The second Lancet report The Global Syndemic followed quick on the heels of Food in the Anthropocene. Notably, the report pointed out that we need to protect policy making from the influence of powerful commercial interests.  Industries that profit from how the public eat should not have a role in dietary recommendations that affect human health and the state of the planet we depend on for sustenance.

A glaring omission in many of these reports is consideration of the rights violations inherent in using and killing animals. Indeed, their primary concern is the humanocentric protection of human health and the environment that sustains humans.

They do not consider the psychological health of humans who engage in everyday practices that sustain something so violent that when captured on camera it invariably carries a graphic violence content alert and is potentially traumatising to those who view it.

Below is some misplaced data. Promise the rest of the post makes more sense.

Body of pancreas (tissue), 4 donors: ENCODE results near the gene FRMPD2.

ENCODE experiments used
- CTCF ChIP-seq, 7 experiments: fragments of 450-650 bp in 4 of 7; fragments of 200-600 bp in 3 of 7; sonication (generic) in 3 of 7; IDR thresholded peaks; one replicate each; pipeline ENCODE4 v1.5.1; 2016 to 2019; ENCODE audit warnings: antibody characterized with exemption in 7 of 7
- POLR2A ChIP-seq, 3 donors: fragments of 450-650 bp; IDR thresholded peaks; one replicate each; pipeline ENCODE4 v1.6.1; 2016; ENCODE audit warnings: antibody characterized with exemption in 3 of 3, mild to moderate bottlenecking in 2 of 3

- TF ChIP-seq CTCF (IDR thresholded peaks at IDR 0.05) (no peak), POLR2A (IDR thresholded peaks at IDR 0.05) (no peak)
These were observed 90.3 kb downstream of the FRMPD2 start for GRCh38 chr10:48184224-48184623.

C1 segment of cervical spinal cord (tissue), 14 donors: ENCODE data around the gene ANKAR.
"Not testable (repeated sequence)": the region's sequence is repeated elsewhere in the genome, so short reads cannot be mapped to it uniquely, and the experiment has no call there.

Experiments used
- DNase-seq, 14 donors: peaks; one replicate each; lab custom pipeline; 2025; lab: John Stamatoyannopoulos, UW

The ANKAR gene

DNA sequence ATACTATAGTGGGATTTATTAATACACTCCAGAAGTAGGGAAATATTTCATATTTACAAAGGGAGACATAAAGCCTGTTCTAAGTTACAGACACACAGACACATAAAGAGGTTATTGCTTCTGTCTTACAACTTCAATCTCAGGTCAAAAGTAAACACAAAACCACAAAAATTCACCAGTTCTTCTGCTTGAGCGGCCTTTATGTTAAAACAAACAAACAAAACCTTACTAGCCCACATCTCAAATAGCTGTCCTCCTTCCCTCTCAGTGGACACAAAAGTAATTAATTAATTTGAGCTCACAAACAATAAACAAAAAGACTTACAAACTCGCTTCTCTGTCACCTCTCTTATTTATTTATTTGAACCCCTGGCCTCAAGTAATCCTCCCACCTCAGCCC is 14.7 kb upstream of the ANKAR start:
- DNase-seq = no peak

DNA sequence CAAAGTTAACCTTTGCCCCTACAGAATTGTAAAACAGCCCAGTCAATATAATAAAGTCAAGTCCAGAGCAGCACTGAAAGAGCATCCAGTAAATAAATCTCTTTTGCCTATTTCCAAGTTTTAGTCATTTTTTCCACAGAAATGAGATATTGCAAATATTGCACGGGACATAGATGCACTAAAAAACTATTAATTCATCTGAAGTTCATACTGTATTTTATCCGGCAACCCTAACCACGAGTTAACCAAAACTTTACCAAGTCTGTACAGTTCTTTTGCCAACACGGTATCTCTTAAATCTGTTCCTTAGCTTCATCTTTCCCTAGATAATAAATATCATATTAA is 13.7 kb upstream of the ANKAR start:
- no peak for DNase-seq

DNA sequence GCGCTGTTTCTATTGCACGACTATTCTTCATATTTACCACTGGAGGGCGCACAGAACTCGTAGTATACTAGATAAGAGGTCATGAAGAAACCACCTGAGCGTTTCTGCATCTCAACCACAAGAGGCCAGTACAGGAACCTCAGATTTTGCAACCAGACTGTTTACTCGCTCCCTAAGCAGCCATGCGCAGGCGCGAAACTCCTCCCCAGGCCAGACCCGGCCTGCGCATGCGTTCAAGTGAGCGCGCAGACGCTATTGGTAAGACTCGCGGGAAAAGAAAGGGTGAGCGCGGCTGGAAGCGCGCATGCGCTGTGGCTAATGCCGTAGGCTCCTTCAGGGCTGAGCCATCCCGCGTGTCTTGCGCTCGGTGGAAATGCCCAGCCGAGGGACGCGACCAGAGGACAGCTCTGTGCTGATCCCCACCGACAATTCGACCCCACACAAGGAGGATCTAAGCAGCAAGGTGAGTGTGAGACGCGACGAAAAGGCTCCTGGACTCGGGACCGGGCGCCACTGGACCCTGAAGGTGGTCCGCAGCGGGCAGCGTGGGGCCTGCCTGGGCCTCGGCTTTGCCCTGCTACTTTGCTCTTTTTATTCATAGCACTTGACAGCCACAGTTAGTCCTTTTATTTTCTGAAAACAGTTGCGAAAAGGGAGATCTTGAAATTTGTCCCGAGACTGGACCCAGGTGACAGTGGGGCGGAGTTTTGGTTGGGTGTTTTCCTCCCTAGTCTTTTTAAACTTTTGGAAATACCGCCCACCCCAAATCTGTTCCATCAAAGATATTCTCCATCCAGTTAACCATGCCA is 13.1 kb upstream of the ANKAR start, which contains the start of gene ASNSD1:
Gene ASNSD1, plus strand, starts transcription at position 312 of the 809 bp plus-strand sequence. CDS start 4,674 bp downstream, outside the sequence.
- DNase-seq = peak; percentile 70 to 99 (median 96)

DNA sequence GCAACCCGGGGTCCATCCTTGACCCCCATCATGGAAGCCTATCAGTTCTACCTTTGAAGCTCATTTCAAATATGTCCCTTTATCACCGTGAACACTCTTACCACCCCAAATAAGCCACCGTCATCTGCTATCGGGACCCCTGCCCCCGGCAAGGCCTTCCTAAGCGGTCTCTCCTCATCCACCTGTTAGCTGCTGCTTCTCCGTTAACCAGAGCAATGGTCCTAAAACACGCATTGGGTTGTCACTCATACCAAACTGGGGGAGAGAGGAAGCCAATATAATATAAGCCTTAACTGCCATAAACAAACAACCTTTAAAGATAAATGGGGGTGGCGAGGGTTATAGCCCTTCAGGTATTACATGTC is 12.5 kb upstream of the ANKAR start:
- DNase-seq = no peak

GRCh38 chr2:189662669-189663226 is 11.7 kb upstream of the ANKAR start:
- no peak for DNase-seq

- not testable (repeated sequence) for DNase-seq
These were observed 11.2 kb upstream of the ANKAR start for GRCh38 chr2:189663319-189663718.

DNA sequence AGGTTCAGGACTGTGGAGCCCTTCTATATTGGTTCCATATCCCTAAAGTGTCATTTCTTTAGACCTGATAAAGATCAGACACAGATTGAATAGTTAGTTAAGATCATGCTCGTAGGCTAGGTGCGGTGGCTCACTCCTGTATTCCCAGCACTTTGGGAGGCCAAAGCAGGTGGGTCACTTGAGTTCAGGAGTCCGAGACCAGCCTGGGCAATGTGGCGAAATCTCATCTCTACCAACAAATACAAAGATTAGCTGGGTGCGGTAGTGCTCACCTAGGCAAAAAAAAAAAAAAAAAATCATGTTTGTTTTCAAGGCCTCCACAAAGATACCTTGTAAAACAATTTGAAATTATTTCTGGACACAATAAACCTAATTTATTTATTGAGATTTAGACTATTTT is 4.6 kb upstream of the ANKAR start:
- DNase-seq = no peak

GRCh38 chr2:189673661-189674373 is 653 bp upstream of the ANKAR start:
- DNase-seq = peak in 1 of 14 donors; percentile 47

Neither is there any consideration of the psychological status of humans who cling onto myths (especially the myth that other species are not sentient and do not have rights), in order to justify such trivial aspects of our lives as habit, convenience and taste.

Psychological intervention strategies will be necessary to change how we live. Among them, the most important strategies will focus on cognitive and affective change in how we think and feel about eating animals’ bodies, milk and eggs. We currently see other animals as food. Vegan education helps us engage in a radically new way of thinking and feeling about them, not as food or objects that exist to sustain us, but as unique, thinking, feeling individuals who share our fundamental right not to be owned, used or killed.

Evidence based vegan education that focuses on animal rights as a social justice issue, can rapidly and completely abolish all human use of other animals and, in doing so, help us meet the targets outlined in these reports. It is as necessary as education that addresses the practical changes of environmentally friendly plant-based agriculture, and as vital as education on how to achieve optimum nutritional on a plant diet.